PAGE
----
Theorizing Scriptures

New Critical Orientations to a Cultural Phenomenon
Vincent Wimbush (Editor)
324 pages, 33, 6 x 9.25
Cloth, January 2008 $70.00   ADD TO CART
978-0-8135-4203-4
Paper, January 2008 $32.95   ADD TO CART
978-0-8135-4204-1
Web PDF, January 2008 $32.95   EBOOK VERSION AVAILABLE
978-0-8135-4462-5
Series: Signifying on Scriptures
Subject Area:
American Studies, Religion, Sociology

Description

Historically, religious scriptures are defined as holy texts that are considered to be beyond the abilities of the layperson to interpret. Their content is most frequently analyzed by clerics who do not question the underlying political or social implications of the text, but use the writing to convey messages to their congregations about how to live a holy existence. In Western society, moreover, what counts as scripture is generally confined to the Judeo-Christian Bible, leaving the voices of minorities, as well as the holy texts of faiths from Africa and Asia, for example, unheard. 

In this innovative collection of essays that aims to turn the traditional bible-study definition of scriptures on its head, Vincent L. Wimbush leads an in-depth look at the social, cultural, and racial meanings invested in these texts. Contributors hail from a wide array of academic fields and geographic locations and include such noted academics as Susan Harding, Elisabeth Shüssler Fiorenza, and William L. Andrews.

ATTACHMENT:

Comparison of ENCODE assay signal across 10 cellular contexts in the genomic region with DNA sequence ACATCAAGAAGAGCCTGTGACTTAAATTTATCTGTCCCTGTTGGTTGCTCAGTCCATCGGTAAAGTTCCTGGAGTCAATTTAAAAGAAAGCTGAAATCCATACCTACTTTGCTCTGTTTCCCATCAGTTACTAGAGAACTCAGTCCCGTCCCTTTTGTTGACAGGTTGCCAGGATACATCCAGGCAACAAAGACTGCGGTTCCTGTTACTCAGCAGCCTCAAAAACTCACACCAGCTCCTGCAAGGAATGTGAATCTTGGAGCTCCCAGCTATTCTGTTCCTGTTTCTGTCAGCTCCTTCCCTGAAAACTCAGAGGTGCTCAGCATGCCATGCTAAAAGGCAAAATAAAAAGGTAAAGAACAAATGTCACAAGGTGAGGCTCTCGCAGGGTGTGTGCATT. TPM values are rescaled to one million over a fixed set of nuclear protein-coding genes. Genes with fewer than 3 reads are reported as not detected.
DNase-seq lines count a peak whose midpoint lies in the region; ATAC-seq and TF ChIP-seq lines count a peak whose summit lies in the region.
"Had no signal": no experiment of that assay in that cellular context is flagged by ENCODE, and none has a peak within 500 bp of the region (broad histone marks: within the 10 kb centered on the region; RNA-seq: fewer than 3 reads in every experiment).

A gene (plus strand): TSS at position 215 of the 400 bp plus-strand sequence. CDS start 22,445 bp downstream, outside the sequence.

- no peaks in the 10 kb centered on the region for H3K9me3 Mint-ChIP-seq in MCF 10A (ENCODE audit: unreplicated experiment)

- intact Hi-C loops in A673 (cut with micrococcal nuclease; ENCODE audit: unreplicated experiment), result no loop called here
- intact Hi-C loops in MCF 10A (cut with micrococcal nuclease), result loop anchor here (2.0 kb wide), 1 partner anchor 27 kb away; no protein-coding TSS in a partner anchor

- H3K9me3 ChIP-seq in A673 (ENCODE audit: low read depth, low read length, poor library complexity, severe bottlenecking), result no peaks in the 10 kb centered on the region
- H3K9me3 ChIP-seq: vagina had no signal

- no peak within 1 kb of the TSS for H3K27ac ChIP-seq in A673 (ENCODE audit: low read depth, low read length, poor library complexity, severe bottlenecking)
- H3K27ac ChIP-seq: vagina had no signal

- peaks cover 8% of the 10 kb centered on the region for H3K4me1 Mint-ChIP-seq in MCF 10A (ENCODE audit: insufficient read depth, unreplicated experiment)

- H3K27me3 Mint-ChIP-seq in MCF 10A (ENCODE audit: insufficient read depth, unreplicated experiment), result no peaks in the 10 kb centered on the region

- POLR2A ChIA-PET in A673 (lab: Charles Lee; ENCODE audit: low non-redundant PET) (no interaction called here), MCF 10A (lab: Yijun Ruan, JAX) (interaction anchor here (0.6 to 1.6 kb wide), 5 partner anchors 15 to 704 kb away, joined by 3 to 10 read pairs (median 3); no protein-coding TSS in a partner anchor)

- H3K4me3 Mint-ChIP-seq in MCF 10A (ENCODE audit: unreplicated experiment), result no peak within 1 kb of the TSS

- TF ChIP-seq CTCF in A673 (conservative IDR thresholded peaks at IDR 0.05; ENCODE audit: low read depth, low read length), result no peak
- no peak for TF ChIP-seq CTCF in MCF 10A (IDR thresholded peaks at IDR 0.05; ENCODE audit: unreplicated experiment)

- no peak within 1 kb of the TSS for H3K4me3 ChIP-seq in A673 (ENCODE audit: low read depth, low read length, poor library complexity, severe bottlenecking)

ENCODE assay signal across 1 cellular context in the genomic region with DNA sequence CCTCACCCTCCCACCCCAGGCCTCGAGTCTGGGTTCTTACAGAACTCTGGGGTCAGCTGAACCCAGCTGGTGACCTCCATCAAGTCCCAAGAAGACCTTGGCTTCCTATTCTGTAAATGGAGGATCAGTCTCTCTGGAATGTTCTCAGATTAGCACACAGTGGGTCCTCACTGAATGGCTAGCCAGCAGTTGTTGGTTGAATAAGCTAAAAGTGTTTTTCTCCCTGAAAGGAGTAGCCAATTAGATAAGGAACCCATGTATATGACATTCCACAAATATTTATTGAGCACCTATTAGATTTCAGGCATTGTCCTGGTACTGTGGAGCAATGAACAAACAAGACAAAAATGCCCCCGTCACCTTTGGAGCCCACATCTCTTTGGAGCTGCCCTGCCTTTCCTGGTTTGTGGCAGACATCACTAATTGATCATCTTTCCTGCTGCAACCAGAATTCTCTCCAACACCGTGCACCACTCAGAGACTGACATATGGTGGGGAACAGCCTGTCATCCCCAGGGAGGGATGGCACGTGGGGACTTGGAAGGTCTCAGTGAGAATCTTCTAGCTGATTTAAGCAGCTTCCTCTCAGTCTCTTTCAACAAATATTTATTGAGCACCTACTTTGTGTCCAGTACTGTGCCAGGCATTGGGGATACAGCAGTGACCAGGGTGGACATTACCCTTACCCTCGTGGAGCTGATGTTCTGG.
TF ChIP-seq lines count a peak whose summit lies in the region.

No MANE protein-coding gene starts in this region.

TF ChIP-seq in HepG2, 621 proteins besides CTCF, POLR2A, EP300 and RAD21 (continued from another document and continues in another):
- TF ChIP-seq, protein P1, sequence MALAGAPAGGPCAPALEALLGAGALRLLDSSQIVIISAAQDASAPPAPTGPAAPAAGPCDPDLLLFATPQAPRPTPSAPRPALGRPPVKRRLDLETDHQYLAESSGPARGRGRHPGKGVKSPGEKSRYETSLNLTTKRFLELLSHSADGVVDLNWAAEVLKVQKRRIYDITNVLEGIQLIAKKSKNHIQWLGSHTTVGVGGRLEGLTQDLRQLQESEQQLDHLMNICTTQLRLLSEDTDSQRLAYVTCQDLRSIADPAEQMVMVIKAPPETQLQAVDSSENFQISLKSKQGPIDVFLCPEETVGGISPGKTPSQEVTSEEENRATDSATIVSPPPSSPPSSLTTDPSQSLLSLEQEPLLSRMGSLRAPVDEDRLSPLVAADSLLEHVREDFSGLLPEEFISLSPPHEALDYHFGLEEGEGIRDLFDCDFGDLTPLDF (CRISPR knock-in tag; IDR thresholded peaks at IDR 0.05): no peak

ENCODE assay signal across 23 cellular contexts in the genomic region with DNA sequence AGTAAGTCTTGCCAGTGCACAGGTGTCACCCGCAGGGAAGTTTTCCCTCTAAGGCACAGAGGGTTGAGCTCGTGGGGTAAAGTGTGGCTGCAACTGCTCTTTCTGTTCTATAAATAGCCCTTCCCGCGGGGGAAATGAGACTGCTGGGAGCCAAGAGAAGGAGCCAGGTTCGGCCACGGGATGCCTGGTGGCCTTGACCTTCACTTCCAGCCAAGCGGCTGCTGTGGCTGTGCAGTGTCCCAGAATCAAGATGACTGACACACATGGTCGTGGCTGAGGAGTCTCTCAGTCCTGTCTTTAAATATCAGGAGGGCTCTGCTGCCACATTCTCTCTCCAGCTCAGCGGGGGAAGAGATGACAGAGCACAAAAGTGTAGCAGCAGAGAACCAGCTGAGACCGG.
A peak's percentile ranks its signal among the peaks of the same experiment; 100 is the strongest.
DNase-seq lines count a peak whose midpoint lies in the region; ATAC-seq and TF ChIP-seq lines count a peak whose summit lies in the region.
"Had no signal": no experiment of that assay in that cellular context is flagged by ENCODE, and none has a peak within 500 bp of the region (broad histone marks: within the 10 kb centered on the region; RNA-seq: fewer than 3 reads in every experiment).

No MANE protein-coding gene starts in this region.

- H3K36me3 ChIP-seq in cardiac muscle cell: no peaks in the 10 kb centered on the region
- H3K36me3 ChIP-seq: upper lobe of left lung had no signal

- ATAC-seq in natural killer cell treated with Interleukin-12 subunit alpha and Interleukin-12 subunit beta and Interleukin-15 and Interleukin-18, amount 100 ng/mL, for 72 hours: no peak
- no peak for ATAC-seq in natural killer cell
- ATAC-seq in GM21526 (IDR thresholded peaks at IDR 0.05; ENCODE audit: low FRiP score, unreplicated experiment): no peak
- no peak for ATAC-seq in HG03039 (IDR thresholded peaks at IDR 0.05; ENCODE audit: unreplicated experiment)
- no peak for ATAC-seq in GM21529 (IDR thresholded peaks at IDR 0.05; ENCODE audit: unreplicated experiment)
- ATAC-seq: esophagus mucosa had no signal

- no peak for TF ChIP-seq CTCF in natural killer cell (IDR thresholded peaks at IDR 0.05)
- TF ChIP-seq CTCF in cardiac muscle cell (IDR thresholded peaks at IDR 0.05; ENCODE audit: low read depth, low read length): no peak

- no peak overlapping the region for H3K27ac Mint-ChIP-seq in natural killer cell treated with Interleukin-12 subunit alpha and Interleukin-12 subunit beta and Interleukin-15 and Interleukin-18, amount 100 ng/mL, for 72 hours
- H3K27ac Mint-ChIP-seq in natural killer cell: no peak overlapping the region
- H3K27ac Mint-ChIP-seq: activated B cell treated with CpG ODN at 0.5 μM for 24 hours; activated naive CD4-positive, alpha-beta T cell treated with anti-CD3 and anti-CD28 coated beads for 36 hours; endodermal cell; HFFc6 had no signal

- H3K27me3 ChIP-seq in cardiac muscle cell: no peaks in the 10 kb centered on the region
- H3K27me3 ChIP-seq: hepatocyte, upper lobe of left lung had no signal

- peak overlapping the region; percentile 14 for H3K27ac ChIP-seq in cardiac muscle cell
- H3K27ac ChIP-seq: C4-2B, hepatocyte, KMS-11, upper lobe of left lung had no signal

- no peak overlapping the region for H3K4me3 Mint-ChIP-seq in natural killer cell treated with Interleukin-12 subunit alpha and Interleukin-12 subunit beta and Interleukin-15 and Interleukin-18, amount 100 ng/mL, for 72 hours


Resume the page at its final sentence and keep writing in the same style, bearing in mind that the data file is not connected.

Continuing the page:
Purposefully transgressing disciplinary boundaries, this ambitious book opens the door to different interpretations and critical orientations, and in doing so, allows an ultimately humanist definition of scriptures to emerge.

Author / Editor Bio

Vincent Wimbush is director of the Institute for Signifying Scriptures at Claremont Graduate University in California.

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